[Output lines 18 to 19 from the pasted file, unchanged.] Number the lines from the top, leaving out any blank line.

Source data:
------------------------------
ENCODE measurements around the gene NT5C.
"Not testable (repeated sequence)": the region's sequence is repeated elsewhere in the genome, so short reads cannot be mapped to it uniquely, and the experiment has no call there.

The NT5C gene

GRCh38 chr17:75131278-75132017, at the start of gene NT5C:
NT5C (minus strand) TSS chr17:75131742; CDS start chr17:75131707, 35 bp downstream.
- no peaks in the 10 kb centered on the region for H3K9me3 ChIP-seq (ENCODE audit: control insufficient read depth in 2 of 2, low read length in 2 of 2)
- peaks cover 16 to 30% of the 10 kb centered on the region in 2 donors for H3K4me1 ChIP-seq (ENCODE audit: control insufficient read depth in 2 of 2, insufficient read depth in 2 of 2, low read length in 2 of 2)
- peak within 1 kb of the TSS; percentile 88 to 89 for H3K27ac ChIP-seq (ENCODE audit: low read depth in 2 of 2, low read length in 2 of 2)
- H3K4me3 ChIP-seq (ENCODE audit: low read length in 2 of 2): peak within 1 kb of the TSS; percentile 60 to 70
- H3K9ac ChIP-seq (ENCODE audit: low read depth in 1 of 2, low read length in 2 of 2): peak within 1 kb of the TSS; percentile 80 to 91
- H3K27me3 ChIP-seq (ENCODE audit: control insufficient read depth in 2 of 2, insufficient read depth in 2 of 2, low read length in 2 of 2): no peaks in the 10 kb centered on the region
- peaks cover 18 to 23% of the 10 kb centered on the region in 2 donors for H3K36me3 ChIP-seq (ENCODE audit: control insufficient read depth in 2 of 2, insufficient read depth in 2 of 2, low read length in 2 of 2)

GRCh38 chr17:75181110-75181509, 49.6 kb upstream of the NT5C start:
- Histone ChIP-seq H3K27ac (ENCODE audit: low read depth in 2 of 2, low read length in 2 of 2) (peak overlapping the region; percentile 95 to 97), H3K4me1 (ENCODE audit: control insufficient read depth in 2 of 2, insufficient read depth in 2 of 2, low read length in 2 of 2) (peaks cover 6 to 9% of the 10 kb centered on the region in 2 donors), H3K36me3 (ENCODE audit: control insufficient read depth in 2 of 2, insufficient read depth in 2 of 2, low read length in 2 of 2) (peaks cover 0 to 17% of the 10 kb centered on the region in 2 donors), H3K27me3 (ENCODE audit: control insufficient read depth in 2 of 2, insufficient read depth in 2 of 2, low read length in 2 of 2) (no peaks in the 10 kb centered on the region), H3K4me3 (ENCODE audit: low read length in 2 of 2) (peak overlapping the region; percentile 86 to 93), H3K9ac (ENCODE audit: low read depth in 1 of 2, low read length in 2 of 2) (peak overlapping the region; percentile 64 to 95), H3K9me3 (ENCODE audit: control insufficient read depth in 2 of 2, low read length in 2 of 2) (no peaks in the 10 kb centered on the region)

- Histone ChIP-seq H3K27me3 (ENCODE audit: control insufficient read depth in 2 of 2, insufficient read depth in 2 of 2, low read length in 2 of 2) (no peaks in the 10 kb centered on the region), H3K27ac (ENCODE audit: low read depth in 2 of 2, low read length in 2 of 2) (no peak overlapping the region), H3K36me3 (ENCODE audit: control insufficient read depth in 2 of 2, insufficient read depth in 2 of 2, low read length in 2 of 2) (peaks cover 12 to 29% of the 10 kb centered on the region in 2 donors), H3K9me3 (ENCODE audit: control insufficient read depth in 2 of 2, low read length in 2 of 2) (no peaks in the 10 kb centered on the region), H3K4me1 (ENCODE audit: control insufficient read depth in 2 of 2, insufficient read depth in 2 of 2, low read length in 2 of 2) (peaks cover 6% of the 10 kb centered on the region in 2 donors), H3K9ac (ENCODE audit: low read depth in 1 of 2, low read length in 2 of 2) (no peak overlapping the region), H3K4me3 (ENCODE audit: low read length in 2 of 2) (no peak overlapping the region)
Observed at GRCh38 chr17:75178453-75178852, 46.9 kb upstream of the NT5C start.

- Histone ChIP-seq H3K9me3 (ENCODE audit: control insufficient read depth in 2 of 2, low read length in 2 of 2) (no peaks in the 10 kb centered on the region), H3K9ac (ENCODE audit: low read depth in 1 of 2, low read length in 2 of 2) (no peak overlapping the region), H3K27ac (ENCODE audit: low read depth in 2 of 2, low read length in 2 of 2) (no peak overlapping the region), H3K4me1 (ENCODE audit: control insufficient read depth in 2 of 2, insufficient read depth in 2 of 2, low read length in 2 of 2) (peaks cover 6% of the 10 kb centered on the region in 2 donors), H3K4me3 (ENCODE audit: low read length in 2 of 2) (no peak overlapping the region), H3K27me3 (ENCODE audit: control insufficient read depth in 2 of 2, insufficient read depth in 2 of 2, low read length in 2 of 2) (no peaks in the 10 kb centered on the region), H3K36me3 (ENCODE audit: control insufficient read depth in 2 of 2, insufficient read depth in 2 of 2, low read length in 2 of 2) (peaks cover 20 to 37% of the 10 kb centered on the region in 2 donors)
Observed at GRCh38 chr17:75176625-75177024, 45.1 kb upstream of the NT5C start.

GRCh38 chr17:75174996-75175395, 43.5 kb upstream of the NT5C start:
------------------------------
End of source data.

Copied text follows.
Observed at GRCh38 chr17:75176625-75177024, 45.1 kb upstream of the NT5C start.

GRCh38 chr17:75174996-75175395, 43.5 kb upstream of the NT5C start: